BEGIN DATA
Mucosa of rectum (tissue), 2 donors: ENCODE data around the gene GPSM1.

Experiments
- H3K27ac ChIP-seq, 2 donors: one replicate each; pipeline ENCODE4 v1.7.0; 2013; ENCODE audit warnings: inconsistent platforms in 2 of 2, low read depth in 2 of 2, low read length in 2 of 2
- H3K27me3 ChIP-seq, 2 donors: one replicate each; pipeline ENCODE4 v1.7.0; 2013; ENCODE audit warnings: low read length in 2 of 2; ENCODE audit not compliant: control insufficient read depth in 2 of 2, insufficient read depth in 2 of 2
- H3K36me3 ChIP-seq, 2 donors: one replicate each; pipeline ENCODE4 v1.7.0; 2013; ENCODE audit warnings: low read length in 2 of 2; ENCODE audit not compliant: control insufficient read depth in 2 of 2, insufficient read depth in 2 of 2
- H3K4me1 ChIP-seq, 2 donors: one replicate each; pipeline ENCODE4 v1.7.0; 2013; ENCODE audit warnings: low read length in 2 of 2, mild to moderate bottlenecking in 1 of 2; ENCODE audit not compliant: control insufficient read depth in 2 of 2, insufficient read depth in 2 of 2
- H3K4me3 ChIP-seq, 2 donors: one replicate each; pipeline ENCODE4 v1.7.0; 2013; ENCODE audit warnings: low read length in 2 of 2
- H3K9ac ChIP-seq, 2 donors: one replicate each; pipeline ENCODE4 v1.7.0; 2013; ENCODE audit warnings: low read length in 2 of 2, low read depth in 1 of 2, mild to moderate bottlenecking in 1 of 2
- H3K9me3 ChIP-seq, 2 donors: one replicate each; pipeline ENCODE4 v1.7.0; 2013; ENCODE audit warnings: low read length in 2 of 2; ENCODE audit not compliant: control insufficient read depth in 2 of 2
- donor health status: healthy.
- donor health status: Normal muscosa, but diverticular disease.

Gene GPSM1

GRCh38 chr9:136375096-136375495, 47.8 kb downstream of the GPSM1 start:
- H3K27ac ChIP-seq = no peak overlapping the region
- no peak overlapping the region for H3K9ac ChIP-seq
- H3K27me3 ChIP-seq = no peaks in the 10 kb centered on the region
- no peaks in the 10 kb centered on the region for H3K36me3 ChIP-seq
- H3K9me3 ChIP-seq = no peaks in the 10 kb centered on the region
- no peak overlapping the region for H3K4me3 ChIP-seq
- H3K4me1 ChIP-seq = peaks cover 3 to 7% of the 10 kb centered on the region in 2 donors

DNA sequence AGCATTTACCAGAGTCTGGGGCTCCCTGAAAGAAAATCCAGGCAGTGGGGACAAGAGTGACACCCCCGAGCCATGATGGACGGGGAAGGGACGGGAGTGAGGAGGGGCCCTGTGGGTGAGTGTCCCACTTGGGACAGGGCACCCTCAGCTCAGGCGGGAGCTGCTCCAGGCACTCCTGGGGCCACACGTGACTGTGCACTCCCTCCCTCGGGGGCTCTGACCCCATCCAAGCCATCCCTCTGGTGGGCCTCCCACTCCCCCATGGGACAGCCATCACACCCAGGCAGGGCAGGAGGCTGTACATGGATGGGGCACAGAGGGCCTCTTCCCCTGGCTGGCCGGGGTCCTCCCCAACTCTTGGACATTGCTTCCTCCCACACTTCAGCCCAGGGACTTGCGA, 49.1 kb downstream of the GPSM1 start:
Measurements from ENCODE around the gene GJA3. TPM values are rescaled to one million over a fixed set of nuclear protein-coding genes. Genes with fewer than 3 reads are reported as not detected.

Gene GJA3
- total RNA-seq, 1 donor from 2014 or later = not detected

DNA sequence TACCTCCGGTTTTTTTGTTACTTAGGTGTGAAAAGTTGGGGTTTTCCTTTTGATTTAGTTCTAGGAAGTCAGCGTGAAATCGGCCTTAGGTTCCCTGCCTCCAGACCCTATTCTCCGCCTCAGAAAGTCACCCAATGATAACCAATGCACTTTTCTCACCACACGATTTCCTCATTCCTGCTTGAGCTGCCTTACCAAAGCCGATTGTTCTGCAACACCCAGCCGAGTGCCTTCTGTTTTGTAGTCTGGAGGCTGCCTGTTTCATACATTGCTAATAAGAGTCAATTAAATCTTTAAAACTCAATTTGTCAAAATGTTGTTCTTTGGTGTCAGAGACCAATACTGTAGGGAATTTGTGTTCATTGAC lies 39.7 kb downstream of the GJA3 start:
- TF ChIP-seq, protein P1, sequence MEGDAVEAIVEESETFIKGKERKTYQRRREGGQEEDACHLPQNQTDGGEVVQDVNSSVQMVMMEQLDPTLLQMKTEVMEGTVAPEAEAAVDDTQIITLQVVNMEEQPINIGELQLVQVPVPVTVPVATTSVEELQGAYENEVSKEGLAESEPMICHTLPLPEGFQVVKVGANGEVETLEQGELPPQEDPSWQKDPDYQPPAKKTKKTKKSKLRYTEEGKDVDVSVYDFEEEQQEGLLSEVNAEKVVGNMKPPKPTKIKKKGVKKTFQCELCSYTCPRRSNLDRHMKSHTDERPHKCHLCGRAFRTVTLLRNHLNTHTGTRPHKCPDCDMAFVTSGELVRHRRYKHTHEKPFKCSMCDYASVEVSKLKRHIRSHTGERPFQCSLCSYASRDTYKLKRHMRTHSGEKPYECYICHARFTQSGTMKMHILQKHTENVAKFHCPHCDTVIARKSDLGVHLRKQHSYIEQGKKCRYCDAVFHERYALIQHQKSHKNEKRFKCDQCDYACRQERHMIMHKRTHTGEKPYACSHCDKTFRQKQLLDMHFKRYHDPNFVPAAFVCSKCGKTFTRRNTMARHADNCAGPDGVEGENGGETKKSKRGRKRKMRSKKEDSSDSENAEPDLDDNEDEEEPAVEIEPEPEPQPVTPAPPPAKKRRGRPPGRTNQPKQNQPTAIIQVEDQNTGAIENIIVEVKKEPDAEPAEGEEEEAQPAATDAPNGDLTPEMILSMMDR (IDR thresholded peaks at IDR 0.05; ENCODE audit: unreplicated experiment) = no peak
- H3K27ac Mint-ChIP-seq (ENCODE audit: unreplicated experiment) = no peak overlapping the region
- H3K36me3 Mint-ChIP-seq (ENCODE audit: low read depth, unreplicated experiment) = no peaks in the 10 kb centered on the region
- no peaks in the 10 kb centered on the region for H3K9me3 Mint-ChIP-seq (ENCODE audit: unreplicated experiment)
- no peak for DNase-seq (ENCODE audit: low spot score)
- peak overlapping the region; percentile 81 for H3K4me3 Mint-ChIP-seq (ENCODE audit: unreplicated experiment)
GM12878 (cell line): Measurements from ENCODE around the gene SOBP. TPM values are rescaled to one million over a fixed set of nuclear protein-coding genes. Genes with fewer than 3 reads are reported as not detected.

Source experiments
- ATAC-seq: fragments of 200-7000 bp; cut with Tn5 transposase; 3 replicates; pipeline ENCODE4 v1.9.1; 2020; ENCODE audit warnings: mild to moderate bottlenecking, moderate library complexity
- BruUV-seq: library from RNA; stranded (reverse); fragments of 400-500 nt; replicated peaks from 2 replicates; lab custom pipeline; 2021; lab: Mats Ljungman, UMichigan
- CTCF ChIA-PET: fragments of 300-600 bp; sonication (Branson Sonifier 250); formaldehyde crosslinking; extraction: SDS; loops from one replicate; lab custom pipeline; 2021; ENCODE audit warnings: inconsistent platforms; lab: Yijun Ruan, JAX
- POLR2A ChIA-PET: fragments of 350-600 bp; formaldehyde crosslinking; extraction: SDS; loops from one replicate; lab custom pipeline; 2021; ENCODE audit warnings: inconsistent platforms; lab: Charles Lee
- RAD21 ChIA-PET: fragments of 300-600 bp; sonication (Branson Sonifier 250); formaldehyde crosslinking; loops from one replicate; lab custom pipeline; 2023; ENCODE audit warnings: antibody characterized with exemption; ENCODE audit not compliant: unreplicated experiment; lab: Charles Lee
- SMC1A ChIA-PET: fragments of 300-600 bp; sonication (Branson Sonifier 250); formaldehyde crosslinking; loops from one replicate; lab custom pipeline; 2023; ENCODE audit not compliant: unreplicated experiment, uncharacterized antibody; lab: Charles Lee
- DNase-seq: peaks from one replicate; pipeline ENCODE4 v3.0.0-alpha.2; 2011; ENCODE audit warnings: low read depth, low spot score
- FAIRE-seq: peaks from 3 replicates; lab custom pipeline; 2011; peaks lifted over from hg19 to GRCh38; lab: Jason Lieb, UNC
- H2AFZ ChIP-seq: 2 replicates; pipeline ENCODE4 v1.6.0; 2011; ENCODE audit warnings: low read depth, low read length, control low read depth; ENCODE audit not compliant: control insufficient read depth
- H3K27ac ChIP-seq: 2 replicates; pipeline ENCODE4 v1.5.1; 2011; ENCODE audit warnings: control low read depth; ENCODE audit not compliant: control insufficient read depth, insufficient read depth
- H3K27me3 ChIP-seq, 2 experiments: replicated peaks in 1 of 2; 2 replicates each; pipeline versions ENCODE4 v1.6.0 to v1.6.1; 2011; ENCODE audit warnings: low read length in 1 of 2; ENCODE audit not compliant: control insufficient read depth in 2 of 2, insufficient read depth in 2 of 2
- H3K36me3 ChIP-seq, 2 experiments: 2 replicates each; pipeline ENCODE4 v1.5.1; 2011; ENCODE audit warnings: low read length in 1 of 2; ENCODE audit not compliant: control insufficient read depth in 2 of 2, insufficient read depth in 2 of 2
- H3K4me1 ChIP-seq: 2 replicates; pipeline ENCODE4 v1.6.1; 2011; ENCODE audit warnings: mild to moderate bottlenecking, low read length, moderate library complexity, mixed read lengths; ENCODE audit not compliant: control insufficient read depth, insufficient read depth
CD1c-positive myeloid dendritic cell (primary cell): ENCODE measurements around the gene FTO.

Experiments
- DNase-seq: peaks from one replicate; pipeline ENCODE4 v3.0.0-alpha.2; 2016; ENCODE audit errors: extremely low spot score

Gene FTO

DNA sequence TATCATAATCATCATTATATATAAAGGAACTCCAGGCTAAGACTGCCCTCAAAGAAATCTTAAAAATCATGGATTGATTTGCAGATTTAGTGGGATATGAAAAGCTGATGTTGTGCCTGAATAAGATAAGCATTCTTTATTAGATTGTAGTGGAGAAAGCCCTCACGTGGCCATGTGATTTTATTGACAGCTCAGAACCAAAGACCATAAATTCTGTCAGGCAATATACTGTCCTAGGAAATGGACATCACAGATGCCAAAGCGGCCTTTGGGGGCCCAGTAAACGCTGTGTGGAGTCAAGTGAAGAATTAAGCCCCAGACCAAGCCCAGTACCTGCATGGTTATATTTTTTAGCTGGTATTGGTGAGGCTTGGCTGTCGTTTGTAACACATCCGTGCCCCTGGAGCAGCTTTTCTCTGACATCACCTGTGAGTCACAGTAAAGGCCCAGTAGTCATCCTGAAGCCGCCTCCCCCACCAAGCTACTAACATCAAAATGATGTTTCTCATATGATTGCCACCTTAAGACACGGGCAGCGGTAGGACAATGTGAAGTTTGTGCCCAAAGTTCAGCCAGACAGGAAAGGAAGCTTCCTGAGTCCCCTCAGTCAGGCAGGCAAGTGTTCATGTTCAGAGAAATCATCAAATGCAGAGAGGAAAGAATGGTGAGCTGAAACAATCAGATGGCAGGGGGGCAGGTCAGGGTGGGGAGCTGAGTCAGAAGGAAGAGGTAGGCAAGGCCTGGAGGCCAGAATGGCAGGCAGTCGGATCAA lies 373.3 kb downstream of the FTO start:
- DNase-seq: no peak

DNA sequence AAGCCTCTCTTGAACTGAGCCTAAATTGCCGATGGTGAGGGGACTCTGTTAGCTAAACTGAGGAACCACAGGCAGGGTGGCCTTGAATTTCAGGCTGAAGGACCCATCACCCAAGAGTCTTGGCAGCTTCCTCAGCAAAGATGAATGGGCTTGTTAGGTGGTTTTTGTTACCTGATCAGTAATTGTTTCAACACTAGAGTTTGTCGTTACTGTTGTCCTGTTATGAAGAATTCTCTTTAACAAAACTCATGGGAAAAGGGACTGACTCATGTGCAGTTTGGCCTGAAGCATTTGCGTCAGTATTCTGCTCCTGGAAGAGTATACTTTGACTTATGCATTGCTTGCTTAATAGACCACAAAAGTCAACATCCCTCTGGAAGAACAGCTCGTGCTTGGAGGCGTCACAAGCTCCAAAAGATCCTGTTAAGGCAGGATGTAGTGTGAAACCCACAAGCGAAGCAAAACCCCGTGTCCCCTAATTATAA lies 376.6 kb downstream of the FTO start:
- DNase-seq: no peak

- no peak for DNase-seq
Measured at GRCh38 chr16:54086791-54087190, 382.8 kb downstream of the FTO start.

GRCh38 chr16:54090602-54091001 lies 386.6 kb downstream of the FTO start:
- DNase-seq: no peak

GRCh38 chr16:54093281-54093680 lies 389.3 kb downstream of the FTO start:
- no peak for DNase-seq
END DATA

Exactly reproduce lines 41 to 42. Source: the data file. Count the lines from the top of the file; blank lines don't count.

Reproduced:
- FAIRE-seq: peaks from 3 replicates; lab custom pipeline; 2011; peaks lifted over from hg19 to GRCh38; lab: Jason Lieb, UNC
- H2AFZ ChIP-seq: 2 replicates; pipeline ENCODE4 v1.6.0; 2011; ENCODE audit warnings: low read depth, low read length, control low read depth; ENCODE audit not compliant: control insufficient read depth